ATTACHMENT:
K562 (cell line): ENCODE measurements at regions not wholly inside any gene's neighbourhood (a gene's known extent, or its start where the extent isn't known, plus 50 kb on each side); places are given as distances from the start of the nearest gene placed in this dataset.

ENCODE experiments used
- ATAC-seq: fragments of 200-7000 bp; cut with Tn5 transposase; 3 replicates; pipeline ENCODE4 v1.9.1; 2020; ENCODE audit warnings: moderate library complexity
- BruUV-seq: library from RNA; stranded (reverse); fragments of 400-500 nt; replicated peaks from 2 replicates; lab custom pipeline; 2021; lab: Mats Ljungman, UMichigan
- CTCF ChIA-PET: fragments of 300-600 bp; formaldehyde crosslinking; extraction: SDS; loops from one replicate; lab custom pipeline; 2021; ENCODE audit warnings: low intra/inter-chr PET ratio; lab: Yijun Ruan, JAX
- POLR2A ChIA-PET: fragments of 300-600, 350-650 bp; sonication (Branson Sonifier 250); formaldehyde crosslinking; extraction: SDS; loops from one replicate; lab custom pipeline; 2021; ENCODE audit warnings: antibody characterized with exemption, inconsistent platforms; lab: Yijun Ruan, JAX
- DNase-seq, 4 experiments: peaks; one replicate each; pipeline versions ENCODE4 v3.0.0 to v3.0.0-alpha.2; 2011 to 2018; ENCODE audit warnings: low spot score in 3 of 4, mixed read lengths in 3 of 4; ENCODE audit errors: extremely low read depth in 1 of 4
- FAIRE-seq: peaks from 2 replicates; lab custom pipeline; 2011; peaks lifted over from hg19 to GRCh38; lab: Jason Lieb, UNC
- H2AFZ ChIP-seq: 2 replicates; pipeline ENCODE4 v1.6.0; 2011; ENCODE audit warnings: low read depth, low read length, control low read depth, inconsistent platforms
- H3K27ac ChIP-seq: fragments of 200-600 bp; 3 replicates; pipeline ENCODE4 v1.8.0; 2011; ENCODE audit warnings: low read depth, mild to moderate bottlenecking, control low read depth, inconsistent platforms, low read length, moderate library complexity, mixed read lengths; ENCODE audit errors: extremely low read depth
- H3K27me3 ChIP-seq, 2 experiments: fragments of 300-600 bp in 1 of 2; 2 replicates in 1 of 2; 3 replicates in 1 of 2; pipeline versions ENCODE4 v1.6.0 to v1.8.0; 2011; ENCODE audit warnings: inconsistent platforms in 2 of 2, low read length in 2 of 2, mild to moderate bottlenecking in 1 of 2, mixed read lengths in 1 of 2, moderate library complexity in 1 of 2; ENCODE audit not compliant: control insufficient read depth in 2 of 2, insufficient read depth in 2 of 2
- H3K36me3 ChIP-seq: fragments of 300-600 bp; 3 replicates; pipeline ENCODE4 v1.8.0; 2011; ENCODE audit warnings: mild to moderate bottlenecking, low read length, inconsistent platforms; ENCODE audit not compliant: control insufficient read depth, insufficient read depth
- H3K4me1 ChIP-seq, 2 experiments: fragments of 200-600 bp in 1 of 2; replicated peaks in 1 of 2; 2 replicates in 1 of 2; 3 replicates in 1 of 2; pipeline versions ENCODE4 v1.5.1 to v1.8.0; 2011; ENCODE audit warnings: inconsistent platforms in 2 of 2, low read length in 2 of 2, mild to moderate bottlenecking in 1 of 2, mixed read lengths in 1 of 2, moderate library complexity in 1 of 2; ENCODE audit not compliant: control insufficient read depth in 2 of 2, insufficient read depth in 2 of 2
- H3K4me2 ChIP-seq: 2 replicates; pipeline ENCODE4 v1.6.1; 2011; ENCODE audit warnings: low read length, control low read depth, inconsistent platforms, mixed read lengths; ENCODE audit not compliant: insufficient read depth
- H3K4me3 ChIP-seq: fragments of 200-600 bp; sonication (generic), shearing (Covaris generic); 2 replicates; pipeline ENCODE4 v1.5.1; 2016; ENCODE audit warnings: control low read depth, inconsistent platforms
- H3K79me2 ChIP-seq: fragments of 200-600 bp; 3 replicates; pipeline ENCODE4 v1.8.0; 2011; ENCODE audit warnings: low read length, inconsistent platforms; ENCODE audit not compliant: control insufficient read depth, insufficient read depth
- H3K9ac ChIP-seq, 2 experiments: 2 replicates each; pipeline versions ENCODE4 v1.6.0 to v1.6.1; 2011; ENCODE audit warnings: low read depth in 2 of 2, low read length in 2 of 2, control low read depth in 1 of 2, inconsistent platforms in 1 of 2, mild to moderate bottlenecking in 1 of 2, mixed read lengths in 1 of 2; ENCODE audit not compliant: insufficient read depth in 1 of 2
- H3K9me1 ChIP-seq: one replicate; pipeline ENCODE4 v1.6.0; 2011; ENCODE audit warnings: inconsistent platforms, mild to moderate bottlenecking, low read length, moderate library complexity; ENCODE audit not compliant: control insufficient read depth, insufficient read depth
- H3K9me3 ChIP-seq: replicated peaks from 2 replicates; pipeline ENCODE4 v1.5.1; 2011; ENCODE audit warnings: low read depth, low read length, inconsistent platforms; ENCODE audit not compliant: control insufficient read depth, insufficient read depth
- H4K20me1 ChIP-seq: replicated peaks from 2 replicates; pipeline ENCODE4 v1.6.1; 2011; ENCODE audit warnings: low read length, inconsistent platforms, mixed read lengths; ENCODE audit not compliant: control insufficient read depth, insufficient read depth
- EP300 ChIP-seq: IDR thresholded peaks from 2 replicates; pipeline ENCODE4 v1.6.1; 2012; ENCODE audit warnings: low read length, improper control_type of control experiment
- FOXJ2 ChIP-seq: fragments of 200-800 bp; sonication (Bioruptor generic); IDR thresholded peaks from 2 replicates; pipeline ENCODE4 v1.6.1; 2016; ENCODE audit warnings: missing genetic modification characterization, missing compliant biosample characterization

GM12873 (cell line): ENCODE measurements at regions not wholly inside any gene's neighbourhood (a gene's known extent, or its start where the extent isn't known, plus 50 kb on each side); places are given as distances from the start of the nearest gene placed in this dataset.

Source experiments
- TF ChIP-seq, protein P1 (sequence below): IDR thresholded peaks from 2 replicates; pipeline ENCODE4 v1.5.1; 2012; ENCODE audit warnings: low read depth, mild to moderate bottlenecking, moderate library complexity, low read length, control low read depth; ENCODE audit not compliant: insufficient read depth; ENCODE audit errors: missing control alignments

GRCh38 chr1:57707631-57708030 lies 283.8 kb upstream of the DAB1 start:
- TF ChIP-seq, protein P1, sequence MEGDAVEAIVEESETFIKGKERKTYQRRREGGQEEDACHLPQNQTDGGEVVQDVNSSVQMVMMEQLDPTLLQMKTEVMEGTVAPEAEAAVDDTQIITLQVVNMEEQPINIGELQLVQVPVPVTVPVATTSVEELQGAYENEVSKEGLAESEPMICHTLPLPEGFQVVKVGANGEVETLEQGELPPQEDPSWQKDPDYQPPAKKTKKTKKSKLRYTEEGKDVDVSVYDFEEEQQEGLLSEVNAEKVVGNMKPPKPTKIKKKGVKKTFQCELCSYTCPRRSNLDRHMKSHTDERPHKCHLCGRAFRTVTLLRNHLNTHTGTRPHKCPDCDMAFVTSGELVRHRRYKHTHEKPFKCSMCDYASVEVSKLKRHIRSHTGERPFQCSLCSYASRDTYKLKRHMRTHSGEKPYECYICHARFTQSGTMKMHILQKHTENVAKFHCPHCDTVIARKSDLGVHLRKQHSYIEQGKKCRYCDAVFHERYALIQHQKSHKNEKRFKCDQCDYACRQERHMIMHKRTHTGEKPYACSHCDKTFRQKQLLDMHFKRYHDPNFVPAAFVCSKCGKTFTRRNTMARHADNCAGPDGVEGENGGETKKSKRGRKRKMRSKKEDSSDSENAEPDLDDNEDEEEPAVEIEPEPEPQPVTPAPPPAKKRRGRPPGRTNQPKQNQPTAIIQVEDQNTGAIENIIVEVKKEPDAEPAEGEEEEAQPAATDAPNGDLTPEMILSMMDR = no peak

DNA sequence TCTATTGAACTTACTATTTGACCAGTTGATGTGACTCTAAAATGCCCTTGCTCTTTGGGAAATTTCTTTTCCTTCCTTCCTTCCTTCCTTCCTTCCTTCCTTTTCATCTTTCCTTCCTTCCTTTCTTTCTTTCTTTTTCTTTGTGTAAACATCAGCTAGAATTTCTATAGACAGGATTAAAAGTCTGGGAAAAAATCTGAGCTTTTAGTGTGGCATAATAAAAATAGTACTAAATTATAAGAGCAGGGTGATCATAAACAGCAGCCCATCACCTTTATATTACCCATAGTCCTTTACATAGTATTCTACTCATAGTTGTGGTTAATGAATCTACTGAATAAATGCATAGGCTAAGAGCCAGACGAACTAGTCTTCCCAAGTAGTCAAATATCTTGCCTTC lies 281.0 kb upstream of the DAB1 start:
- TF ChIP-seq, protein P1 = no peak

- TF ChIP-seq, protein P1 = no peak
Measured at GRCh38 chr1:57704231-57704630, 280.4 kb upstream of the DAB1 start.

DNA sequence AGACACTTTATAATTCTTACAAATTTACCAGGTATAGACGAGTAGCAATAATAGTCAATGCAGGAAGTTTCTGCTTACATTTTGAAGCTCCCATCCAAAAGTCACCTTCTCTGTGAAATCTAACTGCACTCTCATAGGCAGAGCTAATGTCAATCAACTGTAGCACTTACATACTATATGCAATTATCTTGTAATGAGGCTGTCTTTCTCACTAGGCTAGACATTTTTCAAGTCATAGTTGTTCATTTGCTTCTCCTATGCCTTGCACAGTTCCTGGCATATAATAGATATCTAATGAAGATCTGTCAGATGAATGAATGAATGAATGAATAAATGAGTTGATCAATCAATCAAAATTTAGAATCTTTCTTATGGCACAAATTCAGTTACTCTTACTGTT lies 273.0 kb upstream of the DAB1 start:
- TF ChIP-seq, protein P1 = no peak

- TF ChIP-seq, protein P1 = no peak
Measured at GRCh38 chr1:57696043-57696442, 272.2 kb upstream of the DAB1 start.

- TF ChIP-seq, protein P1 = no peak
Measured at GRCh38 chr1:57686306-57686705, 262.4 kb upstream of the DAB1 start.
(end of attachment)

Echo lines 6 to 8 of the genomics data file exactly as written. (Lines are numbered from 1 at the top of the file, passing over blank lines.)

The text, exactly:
- POLR2A ChIA-PET: fragments of 300-600, 350-650 bp; sonication (Branson Sonifier 250); formaldehyde crosslinking; extraction: SDS; loops from one replicate; lab custom pipeline; 2021; ENCODE audit warnings: antibody characterized with exemption, inconsistent platforms; lab: Yijun Ruan, JAX
- DNase-seq, 4 experiments: peaks; one replicate each; pipeline versions ENCODE4 v3.0.0 to v3.0.0-alpha.2; 2011 to 2018; ENCODE audit warnings: low spot score in 3 of 4, mixed read lengths in 3 of 4; ENCODE audit errors: extremely low read depth in 1 of 4
- FAIRE-seq: peaks from 2 replicates; lab custom pipeline; 2011; peaks lifted over from hg19 to GRCh38; lab: Jason Lieb, UNC